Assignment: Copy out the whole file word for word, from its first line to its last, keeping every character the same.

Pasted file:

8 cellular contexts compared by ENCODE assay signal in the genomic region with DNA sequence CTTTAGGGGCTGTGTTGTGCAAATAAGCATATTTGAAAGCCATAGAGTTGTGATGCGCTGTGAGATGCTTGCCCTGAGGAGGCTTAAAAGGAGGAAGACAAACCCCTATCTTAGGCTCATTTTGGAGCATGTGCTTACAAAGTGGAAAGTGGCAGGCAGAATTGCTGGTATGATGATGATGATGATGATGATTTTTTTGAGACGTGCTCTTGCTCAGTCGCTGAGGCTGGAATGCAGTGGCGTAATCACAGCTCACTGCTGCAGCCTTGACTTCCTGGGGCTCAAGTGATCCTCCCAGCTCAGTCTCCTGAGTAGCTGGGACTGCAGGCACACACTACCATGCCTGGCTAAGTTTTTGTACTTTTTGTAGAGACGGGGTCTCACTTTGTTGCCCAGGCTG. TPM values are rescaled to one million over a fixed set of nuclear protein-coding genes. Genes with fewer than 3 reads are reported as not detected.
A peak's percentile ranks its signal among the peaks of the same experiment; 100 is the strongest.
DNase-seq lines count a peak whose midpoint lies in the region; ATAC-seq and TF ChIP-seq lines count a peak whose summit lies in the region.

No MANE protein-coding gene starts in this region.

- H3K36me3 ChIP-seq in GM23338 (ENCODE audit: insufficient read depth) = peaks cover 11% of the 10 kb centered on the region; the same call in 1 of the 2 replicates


8 cellular contexts compared by ENCODE assay signal in the genomic region with DNA sequence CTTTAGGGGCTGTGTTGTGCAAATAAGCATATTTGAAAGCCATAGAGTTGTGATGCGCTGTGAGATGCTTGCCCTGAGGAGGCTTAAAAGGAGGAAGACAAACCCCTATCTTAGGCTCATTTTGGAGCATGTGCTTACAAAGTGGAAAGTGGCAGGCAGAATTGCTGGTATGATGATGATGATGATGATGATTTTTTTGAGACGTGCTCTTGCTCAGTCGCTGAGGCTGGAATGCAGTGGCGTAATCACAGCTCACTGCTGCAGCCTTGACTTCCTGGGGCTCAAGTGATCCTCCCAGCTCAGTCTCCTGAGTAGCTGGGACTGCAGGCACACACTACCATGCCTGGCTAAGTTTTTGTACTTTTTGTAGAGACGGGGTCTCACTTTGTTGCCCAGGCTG. TPM values are rescaled to one million over a fixed set of nuclear protein-coding genes. Genes with fewer than 3 reads are reported as not detected.
A peak's percentile ranks its signal among the peaks of the same experiment; 100 is the strongest.
DNase-seq lines count a peak whose midpoint lies in the region; ATAC-seq and TF ChIP-seq lines count a peak whose summit lies in the region.

No MANE protein-coding gene starts in this region.

- H3K36me3 ChIP-seq in GM23338 (ENCODE audit: insufficient read depth) = peaks cover 11% of the 10 kb centered on the region; the same call in 1 of the 2 replicates